To help keep the Marin documents under wraps, Levada used a legal team headed by Joseph Russoniello, a former U.S. attorney who — to the chagrin of victims' rights advocates — sits on a 13-member national review panel appointed by Levada and other U.S. bishops, ostensibly to oversee the church's handling of the abuse scandal. “The archbishop makes a mockery of the idea that he favors openness,” says David Clohessy, national director of the Survivors Network of those Abused by Priests, or SNAP. “It's outrageous that someone [Russoniello] who occupies such a position should be doing Levada's bidding to keep information about clergy sex abuse secret.”
Levada has also acted to forestall possibly unpleasant revelations about Ingels — and therefore himself — as the result of a civil lawsuit filed by Parkhurst. A lawyer for Ingels in January told the Weekly that his client denied ever abusing Parkhurst, but it seems unlikely that the matter will be explored in a public forum. In June, the archdiocese laid the Parkhurst case — along with any unflattering material that a trial might have dredged up — to rest.
With Levada's blessing, the church paid Parkhurst nearly $2.7 million.
By his own admission, former priest Oliver O'Grady abused up to 25 children in the Stockton Diocese between 1971, when he arrived from his native Ireland, until his arrest and incarceration in 1993. (His youngest alleged victim was 9 months old.)
The sordid details of O'Grady's misdeeds were a publicity nightmare for the Catholic Church. It didn't help that two former Stockton bishops failed to take action when they learned of O'Grady's predatory behavior. As became abundantly clear during civil proceedings, after O'Grady in 1976 admitted to molesting a young girl, Bishop Merlin Guilfoyle, who is now deceased, did nothing about it.
In 1984, after O'Grady admitted molesting a young boy, underlings of then-Bishop Roger M. Mahony helped squelch a police investigation, and Mahony — now a cardinal and the archbishop of Los Angeles — shuffled O'Grady from parish to parish, even promoting him to pastor. O'Grady went on to molest 20 more children. A civil jury in 1998 awarded $30 million to two of his victims, brothers Jon and Joh Howard. Although a judge later reduced the amount to less than $7 million, the judgment stands as the largest ever rendered in a case involving individual abuse victims. [page]
In 1993, O'Grady pleaded guilty to unlawful sex with the Howard boys and was ordered to serve a 14-year prison sentence. He was paroled from prison in 2000 after serving seven years.
The church clearly wanted to defrock the abusive priest before he was released — and chose Ingels, another abuser, to lead the effort to laicize O'Grady. Documents obtained by SF Weekly, including some made public in connection with a lawsuit that involved O'Grady and was only recently settled, show that Ingels was first loaned out to become the so-called “promoter of justice” in the case in 1994, while John R. Quinn was still San Francisco's archbishop.
Under church law, it is exceedingly difficult, not to mention rare, to remove a priest from service involuntarily. Experts say that if a priest is intent, as O'Grady was, on resisting defrocking, such cases may drag on for 10 or 15 years before reaching the pope, who is the final arbiter. Considering O'Grady's notoriety, church officials weren't interested in waiting that long.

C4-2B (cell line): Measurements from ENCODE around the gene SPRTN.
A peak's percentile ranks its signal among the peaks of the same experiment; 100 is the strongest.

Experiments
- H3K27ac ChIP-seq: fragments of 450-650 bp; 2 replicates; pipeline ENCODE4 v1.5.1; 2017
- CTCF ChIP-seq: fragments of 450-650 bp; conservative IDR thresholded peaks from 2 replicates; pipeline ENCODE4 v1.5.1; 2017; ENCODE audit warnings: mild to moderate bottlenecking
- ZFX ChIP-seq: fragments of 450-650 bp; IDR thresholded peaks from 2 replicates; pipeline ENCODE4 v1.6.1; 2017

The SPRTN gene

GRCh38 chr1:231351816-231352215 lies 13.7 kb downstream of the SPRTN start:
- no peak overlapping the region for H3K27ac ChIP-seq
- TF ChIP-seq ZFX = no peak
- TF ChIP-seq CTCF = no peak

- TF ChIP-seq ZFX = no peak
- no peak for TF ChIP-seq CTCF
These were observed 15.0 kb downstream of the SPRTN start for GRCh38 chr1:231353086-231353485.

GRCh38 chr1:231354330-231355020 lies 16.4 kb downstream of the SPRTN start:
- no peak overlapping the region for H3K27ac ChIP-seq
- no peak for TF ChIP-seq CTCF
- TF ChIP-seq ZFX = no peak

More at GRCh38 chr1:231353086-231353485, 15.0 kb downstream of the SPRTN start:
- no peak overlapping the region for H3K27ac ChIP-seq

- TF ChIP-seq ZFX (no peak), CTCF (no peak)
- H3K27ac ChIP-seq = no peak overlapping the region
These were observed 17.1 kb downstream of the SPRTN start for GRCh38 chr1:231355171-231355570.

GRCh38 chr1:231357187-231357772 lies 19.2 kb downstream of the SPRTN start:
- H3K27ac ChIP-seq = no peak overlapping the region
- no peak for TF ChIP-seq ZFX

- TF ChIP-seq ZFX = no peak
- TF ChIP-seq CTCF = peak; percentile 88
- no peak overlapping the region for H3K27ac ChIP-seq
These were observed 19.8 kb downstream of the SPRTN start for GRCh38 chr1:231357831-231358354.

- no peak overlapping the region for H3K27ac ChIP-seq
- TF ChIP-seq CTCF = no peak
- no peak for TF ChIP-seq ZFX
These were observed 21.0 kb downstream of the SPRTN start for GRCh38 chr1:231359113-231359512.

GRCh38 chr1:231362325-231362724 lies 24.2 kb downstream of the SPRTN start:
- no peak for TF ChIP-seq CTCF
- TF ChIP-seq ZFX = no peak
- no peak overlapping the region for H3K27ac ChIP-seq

In March 1995, Ingels suggested to a canon law judge a finding of “psychic infirmity.” In canon law parlance, such a determination — seldom reached — implies a psychological condition that might have rightfully precluded a priest from having been ordained in the first place.
Shortly after Ingels suggested it, however, church officials halted efforts to defrock O'Grady. Recently disclosed church documents suggest the officials were concerned that information Ingels was developing as part of the canon law case might, if discovered, be used by the Howards in their civil suit against the church. Such a finding would have been explosive, plaintiff's lawyers say, because it would have given victims ammunition to argue that the church was derelict for having ordained O'Grady.
In 1998, after the Howard verdict was returned in civil court, Ingels was once again pressed into service to help remove O'Grady. This time it was with the permission of Levada, even though the archbishop had known for two years that the cleric he was allowing to serve as the chief accuser of one of California's most infamous priestly predators was himself an accused child molester.
In the end, the Stockton Diocese cut a deal to get O'Grady out of the priesthood shortly before he was released from Mule Creek State Prison in 2000. In return for O'Grady “voluntarily” asking to be removed — making it possible under canon law to expedite his being stripped of clerical rank — the diocese promised to provide him with an annuity worth nearly $100,000 once he turns 65. His defrocking became official a few days before his release. O'Grady walked from prison into the waiting arms of U.S. immigration agents who drove him to San Francisco and put him on a plane to be deported to Ireland.
Just how it came about that an accused priestly child molester became the prosecutor of a fellow molester in such a sensitive case — despite then-Archbishop Levada's knowledge of Ingels' past — is a subject about which neither Levada nor Ingels has apparently spoken in public.